The Royal Albert was located on the junction with Newerne Street and Albert Street at the bottom of Highfield Hill.
George Courteen is listed as the owner of the Royal Albert Inn in 1891. He was at the pub thirty years earlier, in 1861 George Courteen is also listed as a maltster. Of course, there is a possibility that the first George Courteen was the father of the second. However, the 1903 petty sessional licensing records give detail that the ownership of the pub was held by the ‘representatives of the late George Courteen’. The annual rateable value of the Royal Albert was £25.15s.0d. at the end of the 19th and beginning of the 20th centuries and the alehouse operated free of brewery tie. Closing time was at 11 pm.
The following is an advertisement in the Harris directory of 1903, “George James. Royal Albert Inn. Headquarters of the original Lydney outing club. Good accommodation for travellers. Wines and spirits of the very best quality. Sole agents for Dunville & Co’s world renowned old Irish whiskey.”
In 1891 and 1903 the Royal Albert was free from brewery tie but was subsequently acquired by the Alton Court Brewery of Ross on Wye, passing to the ownership of the Stroud Brewery Company and West Country Breweries.
The Royal Albert was the scene of a most dramatic incident on the night of Friday September 10th, 1965, when a 24 ton fully loaded petrol tanker crashed into the pub. The following account is taken from the ‘Citizen’s Bygone Gloucestershire’ (Nov. 1998).
‘Faced with what was in effect a massive unexploded bomb, firemen from Gloucestershire and Monmouthshire risked life and limb knowing that at any time it could explode. Escaping petrol caught alight, flames licked around the end of the tanker and for an hour it was touch and go as firemen from Lydney, Coleford and Chepstow poured thousands of gallons of water from the River Lyd and then finally blanketed out the flames with foam. About 40 customers and staff fled for their lives when the tanker stalled, rolled backwards despite being in forward gear, smashed through the pub wall and embedded itself in the lounge. The driver, Frank Beal from Cardiff, told how he struggled to keep control of the runaway tanker as it rolled backwards down the hill for 100 yards. “I was frightened of running straight back into the main street of the town,” he told a reporter.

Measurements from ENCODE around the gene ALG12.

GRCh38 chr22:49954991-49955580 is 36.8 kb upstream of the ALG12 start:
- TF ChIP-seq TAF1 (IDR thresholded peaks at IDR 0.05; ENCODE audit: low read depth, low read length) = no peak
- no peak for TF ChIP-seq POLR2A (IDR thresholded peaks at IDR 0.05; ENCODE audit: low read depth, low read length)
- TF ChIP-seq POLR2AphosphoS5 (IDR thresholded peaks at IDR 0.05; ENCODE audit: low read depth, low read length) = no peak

It seems doubtful that the building could survive the ferocity of such an inferno. However, in her book ‘Pubs of the Royal Forest of Dean’ Heather Hurley relates the story of a lorry loaded with steel, which lost control on Highfield Hill and ran down the slope straight into the Royal Albert Inn. The Forester newspaper reported the story, which Heather describes as having taken place in the late 1960’s – was this after the petrol tanker incident? The ‘Forester’ newspaper reported:
‘Lorry makes room at Inn’ – “It’s that cat again”, said Mrs Len Smith, the licensee of the Royal Albert Inn, Lydney to her husband early on Monday morning when she heard a noise she described as ‘like bottles smashing’ from one end of the pub. Mr Smith, who was about to drink a last cup of tea before going to bed, got up to see if the cat had caused the row and found a seven ton lorry instead. “I tore into the bar”, Mr Smith said, “where there was one complete fog of dust; I couldn’t see anything. I switched the light on and there, jutting some feet into the room, was the tail of a lorry with its rear lights still on. The room was half filled with concrete, the fireplace had come away from the wall, chairs were crushed and a window was gone”. Outside he found the driver of the lorry, Constantine Daniel Illidge of Newport, badly shaken but unhurt. His eight wheeled diesel vehicle had managed to climb 50 yards up Highfield Hill before it ran back. Mr Illidge had tried unsuccessfully to steer it into Albert Street and the seven-ton fifteen hundredweight lorry, with its load of 13 tons of steel crashed into the corner of the Royal Albert at the junction of Albert and Newerne Streets.
Landlords at the Royal Albert Inn include:
1856 Esaius Pewtner (in 1851 census aged 53 and described as an ‘agent to trading vessel’.)
1861,1863 George Courteen (also listed as a maltster in 1861)
1870 James Howell
1876 John Ellaway
1878,1881 Thomas Morgan (aged 55 in 1881. Albert Inn)
1885 George Wooles
1891 George James
1892 Emma Mary James
1903,1906 George James
1919 Evelyn H. Woodruff
1927 Mrs Elsie Thomas
1939 William J. Gardiner
1939 Walter L. Dunford
1960’s Mr and Mrs Len Smith